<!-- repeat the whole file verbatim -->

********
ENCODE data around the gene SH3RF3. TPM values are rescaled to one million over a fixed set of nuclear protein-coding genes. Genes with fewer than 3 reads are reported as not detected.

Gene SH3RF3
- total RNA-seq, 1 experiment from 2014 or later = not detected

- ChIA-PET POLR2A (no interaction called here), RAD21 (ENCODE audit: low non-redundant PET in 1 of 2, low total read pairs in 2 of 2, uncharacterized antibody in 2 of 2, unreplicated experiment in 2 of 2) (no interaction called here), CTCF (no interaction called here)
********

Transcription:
ENCODE data around the gene SH3RF3. TPM values are rescaled to one million over a fixed set of nuclear protein-coding genes. Genes with fewer than 3 reads are reported as not detected.

Gene SH3RF3
- total RNA-seq, 1 experiment from 2014 or later = not detected

- ChIA-PET POLR2A (no interaction called here), RAD21 (ENCODE audit: low non-redundant PET in 1 of 2, low total read pairs in 2 of 2, uncharacterized antibody in 2 of 2, unreplicated experiment in 2 of 2) (no interaction called here), CTCF (no interaction called here)